The Opacity of Language, the Empathy of Translation: Mayra Santos-Febres’s Boat People
by Aitor Bouso Gavín
Santos-Febres, Mayra. Boat People, translated from the Spanish by Vanessa Pérez-Rosario. Cardboard House Press, June 2021, 84 pages. 978-1-945720-19-2
This bilingual collection of poems is a timely and urgently needed piece of literature that responds to these questions by underpinning Puerto Rico’s subaltern and colonial relationship with the United States. These poems, originally written in Spanish and first published in 2005, come to our homes at a time when we need literature to humanize us in the face of the contemporary humanitarian crisis and social calamities we are witnessing day after day.
Mayra Santos-Febres (1966-) is an Afro-Boricua poet and novelist who has become a defining counter-tradition literary figure in shaping generations of Puerto Rican writers. Boat People (2021) is a collection of poems that testifies to her fierce activism in verse and her social and political commitment to render visible the Afro-Caribbean and Afro-Atlantic experience. Her devastatingly truthful and revelatory poetic voice has garnered her the international recognition she deserves. As a prolific and renowned writer, Santos-Febres has been translated into French, English, German, Croatian, Korean, Icelandic, and Italian. Nevertheless, English-language readers did not have access to one of her most dazzling collections of poems until translator and scholar Vanessa Pérez-Rosario decided to embark upon this project. In the translator’s note to Boat People, Pérez-Rosario wonders why major authors of Puerto Rico’s literary history are still unheard of among mainstream US American readers and students of literature (76). Therefore, her translation poses an important question that underlines the significance of this book of poems given the scarcity of Puerto Rican literature translated into English.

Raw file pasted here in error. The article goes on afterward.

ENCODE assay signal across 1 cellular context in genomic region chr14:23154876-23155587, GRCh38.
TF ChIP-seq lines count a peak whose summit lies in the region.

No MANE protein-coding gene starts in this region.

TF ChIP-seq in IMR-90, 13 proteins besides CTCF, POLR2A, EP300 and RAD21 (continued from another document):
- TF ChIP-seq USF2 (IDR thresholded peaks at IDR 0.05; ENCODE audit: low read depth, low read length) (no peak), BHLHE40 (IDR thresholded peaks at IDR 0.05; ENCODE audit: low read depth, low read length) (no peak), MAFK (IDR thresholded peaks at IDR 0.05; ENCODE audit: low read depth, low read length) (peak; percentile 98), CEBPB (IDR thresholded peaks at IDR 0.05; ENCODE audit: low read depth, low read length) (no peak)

This bilingual collection of poems is a timely and urgently needed piece of literature that responds to these questions by underpinning Puerto Rico’s subaltern and colonial relationship with the United States. These poems, originally written in Spanish and first published in 2005, come to our homes at a time when we need literature to humanize us in the face of the contemporary humanitarian crisis and social calamities we are witnessing day after day. As Pérez-Rosario brilliantly puts it, in the wake of the Black Lives Matter movement, the migrant crisis on the U.S.-Mexico border and the Atlantic, and the ecological and debt crisis in Puerto Rico, these poems have “the power to move readers in ways that statistics cannot” (75). Almost twenty years after Boat People was first published, Pérez-Rosario’s translation directs our attention to the importance of combating anti-blackness and addressing ongoing migratory issues, which have been particularly detrimental to racialized bodies. These poems will get the attention of those who have grown inured to the humanitarian crises people are facing across the world. Santos-Febres’s poems harken back to the history of the Middle Passage and Atlantic chattel slavery, and, most importantly, they give voice to the undocumented and disappeared black bodies swallowed by the Atlantic Ocean.